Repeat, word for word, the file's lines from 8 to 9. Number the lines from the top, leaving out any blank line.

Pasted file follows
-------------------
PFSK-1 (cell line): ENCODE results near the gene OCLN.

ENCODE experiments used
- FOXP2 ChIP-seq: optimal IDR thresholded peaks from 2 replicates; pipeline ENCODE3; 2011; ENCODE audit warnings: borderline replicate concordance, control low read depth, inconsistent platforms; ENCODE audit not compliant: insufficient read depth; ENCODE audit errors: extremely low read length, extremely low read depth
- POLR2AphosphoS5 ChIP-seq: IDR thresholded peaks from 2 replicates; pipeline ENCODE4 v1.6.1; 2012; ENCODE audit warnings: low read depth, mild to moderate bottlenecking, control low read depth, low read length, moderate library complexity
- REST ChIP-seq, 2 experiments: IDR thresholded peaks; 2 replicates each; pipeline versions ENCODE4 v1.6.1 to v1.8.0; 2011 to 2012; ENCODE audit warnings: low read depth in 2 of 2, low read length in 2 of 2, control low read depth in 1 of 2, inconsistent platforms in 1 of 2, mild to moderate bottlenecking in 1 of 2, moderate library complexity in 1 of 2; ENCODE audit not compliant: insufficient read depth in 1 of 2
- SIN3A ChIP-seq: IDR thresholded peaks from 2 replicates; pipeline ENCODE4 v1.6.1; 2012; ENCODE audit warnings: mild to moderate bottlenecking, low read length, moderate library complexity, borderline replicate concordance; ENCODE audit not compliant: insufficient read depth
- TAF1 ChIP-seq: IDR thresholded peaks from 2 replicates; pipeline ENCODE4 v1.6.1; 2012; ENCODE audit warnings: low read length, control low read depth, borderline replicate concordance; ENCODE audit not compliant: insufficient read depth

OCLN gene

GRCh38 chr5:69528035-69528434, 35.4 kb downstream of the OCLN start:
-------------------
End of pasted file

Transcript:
OCLN gene

GRCh38 chr5:69528035-69528434, 35.4 kb downstream of the OCLN start: